Jones Act Info Center – What is a Third Party Lawsuit?
As a maritime worker, you face innumerable perils on a day-to-day basis. These hazards can arise from any number of circumstances, from incompetent crew members to unseaworthy vessels. Equipment that has been poorly designed or have some manufacturing defect can make a vessel unseaworthy and cause serious injury or death. As a maritime worker protected under maritime laws, you have the right to seek compensation for your injuries from your employer and any third parties that may be liable for your injuries.
Liability for Defective Equipment
While your employing agency is responsible for ensuring that the vessel on which you work is seaworthy, sometimes there may be defects in vessel equipment or machinery that they were unaware of. When you are injured by defective equipment, you may bring a Jones Act negligence claim against your employing agency and a regular negligence claim under the general maritime law against third parties such as the manufacturer, designer and supplier of the equipment.
By way of example, let’s say you are working on a commercial fishing vessel. Part of your job involves working near a 50-ton trawl winch. As the steel cables are being let out, the winch jams and the cable snaps, nearly severing your arm. An investigation into your accident reveals that:
- the manufacturer of the winch used defective bearings
- your captain did not enforce a regular inspection and maintenance schedule
- the last crew member to inspect the winch noticed some stickiness in the operation but failed to report the anomaly to his superiors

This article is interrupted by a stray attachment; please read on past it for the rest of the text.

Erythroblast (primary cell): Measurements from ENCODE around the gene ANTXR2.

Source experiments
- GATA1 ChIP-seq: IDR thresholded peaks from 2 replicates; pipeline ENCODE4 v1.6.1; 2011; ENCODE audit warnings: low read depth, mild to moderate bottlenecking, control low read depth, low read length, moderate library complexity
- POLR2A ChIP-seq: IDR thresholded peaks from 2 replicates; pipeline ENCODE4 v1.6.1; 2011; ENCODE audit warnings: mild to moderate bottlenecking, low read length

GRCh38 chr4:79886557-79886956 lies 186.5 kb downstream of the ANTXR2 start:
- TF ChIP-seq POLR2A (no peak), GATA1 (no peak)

Under these circumstances, you would be able to bring a Jones Act case for negligently failing to enforce the inspection and maintenance schedule. Your employing agency may also be liable for the crewmember’s negligence in failing to report the winch malfunction. You would also be able to bring a third-party lawsuit against the manufacturer of the winch, the manufacturer of the bearings and potentially any other entity in the chain of commerce for that winch.
Maritime Worker Benefits
Regardless of who is at fault for any injuries sustained, you are entitled to receive maintenance and cure benefits, which cover your medical expenses and reasonable living costs while you are recovering from your injuries. You are also entitled to receive your regular wages from the time that you are hurt by the time that your voyage is complete.
If negligence is a cause of any injuries, you have the right to bring a lawsuit against your employer and third parties who may be responsible in some way. If successful in proving negligence against your employer and third parties, you could receive compensation for:
- pain and suffering
- past and future medical expenses
- past and future lost wages
- loss of enjoyment of life
If you sustain a maritime injury, you are entitled to receive compensation under the maritime law. Regardless of who is at fault, you may receive maintenance and cure benefits from your employer. If third parties are responsible for your injuries, you have the right to seek compensation from them. Talk to an experienced maritime attorney to determine liability for bodily harm so you can receive the compensation you deserve.